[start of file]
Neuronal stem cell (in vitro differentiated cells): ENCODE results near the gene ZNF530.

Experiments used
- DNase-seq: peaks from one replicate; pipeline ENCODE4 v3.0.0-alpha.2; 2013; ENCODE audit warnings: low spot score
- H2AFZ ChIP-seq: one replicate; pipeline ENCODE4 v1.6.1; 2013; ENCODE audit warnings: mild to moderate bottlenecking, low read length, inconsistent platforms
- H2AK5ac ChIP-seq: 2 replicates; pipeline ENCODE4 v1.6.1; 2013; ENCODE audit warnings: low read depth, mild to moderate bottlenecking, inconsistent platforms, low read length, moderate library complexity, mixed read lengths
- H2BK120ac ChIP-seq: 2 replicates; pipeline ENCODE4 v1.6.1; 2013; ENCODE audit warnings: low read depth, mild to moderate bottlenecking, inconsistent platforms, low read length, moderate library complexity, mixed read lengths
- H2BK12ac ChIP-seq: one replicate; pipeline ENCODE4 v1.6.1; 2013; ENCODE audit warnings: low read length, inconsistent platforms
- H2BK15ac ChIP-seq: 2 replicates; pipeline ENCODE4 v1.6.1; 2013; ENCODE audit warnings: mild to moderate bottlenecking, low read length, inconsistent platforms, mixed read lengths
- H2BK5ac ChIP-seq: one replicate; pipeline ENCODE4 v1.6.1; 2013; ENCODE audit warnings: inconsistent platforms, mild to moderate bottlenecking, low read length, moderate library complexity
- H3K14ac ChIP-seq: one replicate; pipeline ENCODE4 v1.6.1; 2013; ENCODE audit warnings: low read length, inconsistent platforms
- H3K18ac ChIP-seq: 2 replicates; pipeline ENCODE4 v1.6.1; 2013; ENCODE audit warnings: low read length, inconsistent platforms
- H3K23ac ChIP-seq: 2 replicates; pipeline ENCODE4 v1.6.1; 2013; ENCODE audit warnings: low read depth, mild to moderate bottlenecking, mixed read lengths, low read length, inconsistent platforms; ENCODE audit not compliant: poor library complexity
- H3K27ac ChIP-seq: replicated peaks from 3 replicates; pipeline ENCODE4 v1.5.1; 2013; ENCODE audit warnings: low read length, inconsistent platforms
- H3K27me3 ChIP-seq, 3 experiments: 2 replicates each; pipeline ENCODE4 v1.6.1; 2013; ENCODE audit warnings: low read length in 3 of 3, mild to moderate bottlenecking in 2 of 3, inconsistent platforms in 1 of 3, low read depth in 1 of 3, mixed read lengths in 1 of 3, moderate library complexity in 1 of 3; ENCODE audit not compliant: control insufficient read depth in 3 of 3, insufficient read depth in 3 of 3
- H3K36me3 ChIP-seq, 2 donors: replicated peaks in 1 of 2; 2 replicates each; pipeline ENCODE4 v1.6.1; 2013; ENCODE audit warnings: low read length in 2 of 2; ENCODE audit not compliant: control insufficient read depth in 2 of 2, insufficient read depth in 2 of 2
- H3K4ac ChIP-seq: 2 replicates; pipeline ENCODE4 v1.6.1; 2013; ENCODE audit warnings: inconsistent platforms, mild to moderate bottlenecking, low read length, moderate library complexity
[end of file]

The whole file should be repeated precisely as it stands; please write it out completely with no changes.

Neuronal stem cell (in vitro differentiated cells): ENCODE results near the gene ZNF530.

Experiments used
- DNase-seq: peaks from one replicate; pipeline ENCODE4 v3.0.0-alpha.2; 2013; ENCODE audit warnings: low spot score
- H2AFZ ChIP-seq: one replicate; pipeline ENCODE4 v1.6.1; 2013; ENCODE audit warnings: mild to moderate bottlenecking, low read length, inconsistent platforms
- H2AK5ac ChIP-seq: 2 replicates; pipeline ENCODE4 v1.6.1; 2013; ENCODE audit warnings: low read depth, mild to moderate bottlenecking, inconsistent platforms, low read length, moderate library complexity, mixed read lengths
- H2BK120ac ChIP-seq: 2 replicates; pipeline ENCODE4 v1.6.1; 2013; ENCODE audit warnings: low read depth, mild to moderate bottlenecking, inconsistent platforms, low read length, moderate library complexity, mixed read lengths
- H2BK12ac ChIP-seq: one replicate; pipeline ENCODE4 v1.6.1; 2013; ENCODE audit warnings: low read length, inconsistent platforms
- H2BK15ac ChIP-seq: 2 replicates; pipeline ENCODE4 v1.6.1; 2013; ENCODE audit warnings: mild to moderate bottlenecking, low read length, inconsistent platforms, mixed read lengths
- H2BK5ac ChIP-seq: one replicate; pipeline ENCODE4 v1.6.1; 2013; ENCODE audit warnings: inconsistent platforms, mild to moderate bottlenecking, low read length, moderate library complexity
- H3K14ac ChIP-seq: one replicate; pipeline ENCODE4 v1.6.1; 2013; ENCODE audit warnings: low read length, inconsistent platforms
- H3K18ac ChIP-seq: 2 replicates; pipeline ENCODE4 v1.6.1; 2013; ENCODE audit warnings: low read length, inconsistent platforms
- H3K23ac ChIP-seq: 2 replicates; pipeline ENCODE4 v1.6.1; 2013; ENCODE audit warnings: low read depth, mild to moderate bottlenecking, mixed read lengths, low read length, inconsistent platforms; ENCODE audit not compliant: poor library complexity
- H3K27ac ChIP-seq: replicated peaks from 3 replicates; pipeline ENCODE4 v1.5.1; 2013; ENCODE audit warnings: low read length, inconsistent platforms
- H3K27me3 ChIP-seq, 3 experiments: 2 replicates each; pipeline ENCODE4 v1.6.1; 2013; ENCODE audit warnings: low read length in 3 of 3, mild to moderate bottlenecking in 2 of 3, inconsistent platforms in 1 of 3, low read depth in 1 of 3, mixed read lengths in 1 of 3, moderate library complexity in 1 of 3; ENCODE audit not compliant: control insufficient read depth in 3 of 3, insufficient read depth in 3 of 3
- H3K36me3 ChIP-seq, 2 donors: replicated peaks in 1 of 2; 2 replicates each; pipeline ENCODE4 v1.6.1; 2013; ENCODE audit warnings: low read length in 2 of 2; ENCODE audit not compliant: control insufficient read depth in 2 of 2, insufficient read depth in 2 of 2
- H3K4ac ChIP-seq: 2 replicates; pipeline ENCODE4 v1.6.1; 2013; ENCODE audit warnings: inconsistent platforms, mild to moderate bottlenecking, low read length, moderate library complexity